AMPA receptor subunit localization in schizophrenia anterior cingulate cortex

Academic Article


  • The glutamate hypothesis of schizophrenia suggests that altered glutamatergic transmission occurs in this illness, although precise mechanisms of dysregulation remain elusive. AMPA receptors (AMPARs), a subtype of ionotropic glutamate receptor, are the main facilitators of fast, excitatory neurotransmission in the brain, and changes in AMPAR number or composition at synapses can regulate synaptic strength and plasticity. Prior evidence of abnormal expression of transmembrane AMPAR regulatory proteins (TARPs) in schizophrenia suggests defective trafficking of AMPARs, which we propose could lead to altered AMPAR expression at excitatory synapses. To test this hypothesis, we isolated subcellular fractions enriched for endoplasmic reticulum (ER) and synapses from anterior cingulate cortex (ACC) from schizophrenia (N = 18) and comparison (N = 18) subjects, and measured glutamate receptor subunits (GluA1, GluA2, GluA3, GluA4, NR1, NR2A, NR2B, and NR3A) and TARP member γ2 (stargazin) in homogenates and subcellular fractions by western blot analysis. We found decreased expression of stargazin and an increased ratio of GluA2:stargazin in ACC homogenates, while in the synapse fraction we identified a decrease in GluA1 and reduced ratios of GluA1:stargazin and GluA1:GluA2 in schizophrenia. The amount of stargazin in the ER fraction was not different, but the relative amount of ER/Total stargazin was increased in schizophrenia. Together, these findings suggest that associations between stargazin and AMPA subunits are abnormal, potentially affecting forward trafficking or synaptic stability of GluA1-containing AMPARs. These data provide evidence that altered interactions with trafficking proteins may contribute to glutamate dysregulation in schizophrenia.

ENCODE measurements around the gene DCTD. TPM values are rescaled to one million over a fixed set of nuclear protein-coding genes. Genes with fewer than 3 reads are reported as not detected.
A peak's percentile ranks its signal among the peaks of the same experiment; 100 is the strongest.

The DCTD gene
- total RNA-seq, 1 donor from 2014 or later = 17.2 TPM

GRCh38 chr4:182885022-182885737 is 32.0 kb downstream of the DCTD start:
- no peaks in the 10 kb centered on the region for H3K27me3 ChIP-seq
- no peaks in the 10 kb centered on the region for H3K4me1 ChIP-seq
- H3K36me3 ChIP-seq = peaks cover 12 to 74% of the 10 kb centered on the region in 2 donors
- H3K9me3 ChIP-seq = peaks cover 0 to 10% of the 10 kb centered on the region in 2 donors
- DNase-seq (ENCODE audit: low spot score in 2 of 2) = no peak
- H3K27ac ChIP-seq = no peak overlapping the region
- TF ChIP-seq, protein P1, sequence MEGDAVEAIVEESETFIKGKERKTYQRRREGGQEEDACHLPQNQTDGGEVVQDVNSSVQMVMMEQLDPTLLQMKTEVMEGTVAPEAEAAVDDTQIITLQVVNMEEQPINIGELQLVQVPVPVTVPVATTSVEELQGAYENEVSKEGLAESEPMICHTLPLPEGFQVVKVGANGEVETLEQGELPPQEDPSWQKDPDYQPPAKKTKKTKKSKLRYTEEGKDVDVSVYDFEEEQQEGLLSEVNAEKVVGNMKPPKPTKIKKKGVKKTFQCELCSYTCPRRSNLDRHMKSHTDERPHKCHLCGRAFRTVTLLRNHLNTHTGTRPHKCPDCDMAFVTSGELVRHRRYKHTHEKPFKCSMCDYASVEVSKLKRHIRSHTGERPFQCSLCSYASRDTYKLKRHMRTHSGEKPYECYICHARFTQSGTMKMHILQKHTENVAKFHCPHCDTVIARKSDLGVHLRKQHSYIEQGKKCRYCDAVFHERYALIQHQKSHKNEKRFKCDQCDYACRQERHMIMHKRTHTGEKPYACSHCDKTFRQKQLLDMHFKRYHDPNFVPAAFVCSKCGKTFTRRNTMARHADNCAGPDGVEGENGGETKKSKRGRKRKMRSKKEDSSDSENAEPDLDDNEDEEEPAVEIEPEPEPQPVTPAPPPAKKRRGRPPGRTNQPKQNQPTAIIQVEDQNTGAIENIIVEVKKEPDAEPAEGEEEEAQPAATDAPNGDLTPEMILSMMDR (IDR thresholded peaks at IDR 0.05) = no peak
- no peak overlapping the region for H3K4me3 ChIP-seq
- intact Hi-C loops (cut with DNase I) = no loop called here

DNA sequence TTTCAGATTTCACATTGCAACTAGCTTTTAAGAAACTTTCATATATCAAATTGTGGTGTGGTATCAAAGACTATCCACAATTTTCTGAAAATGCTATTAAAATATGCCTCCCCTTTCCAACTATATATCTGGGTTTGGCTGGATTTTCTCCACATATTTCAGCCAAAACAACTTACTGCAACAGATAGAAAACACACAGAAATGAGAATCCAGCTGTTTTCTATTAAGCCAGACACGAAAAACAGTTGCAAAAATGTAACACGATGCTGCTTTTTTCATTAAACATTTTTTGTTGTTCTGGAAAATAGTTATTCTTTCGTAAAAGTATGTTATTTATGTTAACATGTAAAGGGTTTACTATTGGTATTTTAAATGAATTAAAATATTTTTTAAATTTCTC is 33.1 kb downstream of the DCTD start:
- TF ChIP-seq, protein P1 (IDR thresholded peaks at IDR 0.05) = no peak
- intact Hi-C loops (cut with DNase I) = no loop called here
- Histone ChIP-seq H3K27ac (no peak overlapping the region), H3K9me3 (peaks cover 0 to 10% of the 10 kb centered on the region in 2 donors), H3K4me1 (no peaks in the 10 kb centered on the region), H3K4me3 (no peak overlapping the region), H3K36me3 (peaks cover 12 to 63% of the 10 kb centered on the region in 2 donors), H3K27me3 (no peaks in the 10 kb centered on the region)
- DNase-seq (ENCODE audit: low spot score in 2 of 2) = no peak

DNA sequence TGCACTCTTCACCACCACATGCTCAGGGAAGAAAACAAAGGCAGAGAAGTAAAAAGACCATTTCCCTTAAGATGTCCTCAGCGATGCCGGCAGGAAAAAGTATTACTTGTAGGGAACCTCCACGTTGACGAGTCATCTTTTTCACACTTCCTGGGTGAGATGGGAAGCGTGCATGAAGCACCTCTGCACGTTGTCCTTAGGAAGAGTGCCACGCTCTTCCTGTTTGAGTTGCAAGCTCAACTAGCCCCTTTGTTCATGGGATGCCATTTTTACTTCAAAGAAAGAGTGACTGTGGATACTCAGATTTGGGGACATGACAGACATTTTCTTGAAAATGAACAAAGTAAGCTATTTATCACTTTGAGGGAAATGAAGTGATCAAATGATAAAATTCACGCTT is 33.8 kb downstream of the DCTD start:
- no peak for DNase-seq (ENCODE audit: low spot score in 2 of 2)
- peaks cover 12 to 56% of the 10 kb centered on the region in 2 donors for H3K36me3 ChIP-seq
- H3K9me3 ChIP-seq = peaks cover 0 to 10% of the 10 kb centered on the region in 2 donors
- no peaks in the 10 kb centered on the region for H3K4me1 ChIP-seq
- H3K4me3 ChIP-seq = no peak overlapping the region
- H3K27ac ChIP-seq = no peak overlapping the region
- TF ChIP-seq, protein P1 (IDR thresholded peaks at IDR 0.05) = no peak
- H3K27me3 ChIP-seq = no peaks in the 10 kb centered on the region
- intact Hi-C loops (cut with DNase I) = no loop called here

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  • Benesh JL; Mueller TM; Meador-Woodruff JH